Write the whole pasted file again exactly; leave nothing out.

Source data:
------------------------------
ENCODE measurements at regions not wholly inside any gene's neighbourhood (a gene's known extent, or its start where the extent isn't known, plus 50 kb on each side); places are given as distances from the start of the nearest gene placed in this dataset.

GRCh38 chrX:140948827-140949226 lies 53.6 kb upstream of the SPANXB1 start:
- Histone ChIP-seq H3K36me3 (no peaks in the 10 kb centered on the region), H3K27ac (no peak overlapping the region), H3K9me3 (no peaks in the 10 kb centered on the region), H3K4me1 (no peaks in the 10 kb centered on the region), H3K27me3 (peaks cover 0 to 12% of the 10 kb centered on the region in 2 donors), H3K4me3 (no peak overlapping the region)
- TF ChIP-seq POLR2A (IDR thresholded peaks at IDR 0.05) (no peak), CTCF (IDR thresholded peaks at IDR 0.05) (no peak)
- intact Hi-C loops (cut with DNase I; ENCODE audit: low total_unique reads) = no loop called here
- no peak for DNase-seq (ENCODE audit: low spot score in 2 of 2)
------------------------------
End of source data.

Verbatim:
ENCODE measurements at regions not wholly inside any gene's neighbourhood (a gene's known extent, or its start where the extent isn't known, plus 50 kb on each side); places are given as distances from the start of the nearest gene placed in this dataset.

GRCh38 chrX:140948827-140949226 lies 53.6 kb upstream of the SPANXB1 start:
- Histone ChIP-seq H3K36me3 (no peaks in the 10 kb centered on the region), H3K27ac (no peak overlapping the region), H3K9me3 (no peaks in the 10 kb centered on the region), H3K4me1 (no peaks in the 10 kb centered on the region), H3K27me3 (peaks cover 0 to 12% of the 10 kb centered on the region in 2 donors), H3K4me3 (no peak overlapping the region)
- TF ChIP-seq POLR2A (IDR thresholded peaks at IDR 0.05) (no peak), CTCF (IDR thresholded peaks at IDR 0.05) (no peak)
- intact Hi-C loops (cut with DNase I; ENCODE audit: low total_unique reads) = no loop called here
- no peak for DNase-seq (ENCODE audit: low spot score in 2 of 2)